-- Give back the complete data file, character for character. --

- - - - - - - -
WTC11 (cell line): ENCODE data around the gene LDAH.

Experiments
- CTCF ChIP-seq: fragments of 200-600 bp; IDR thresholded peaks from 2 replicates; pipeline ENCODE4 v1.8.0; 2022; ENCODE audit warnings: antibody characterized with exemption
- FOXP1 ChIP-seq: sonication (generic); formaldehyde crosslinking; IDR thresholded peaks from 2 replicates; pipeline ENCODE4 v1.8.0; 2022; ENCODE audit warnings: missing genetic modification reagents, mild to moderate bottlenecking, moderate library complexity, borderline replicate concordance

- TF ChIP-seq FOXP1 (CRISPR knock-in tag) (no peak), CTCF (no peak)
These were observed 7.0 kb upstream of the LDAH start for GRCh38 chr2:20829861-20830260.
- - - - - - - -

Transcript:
WTC11 (cell line): ENCODE data around the gene LDAH.

Experiments
- CTCF ChIP-seq: fragments of 200-600 bp; IDR thresholded peaks from 2 replicates; pipeline ENCODE4 v1.8.0; 2022; ENCODE audit warnings: antibody characterized with exemption
- FOXP1 ChIP-seq: sonication (generic); formaldehyde crosslinking; IDR thresholded peaks from 2 replicates; pipeline ENCODE4 v1.8.0; 2022; ENCODE audit warnings: missing genetic modification reagents, mild to moderate bottlenecking, moderate library complexity, borderline replicate concordance

- TF ChIP-seq FOXP1 (CRISPR knock-in tag) (no peak), CTCF (no peak)
These were observed 7.0 kb upstream of the LDAH start for GRCh38 chr2:20829861-20830260.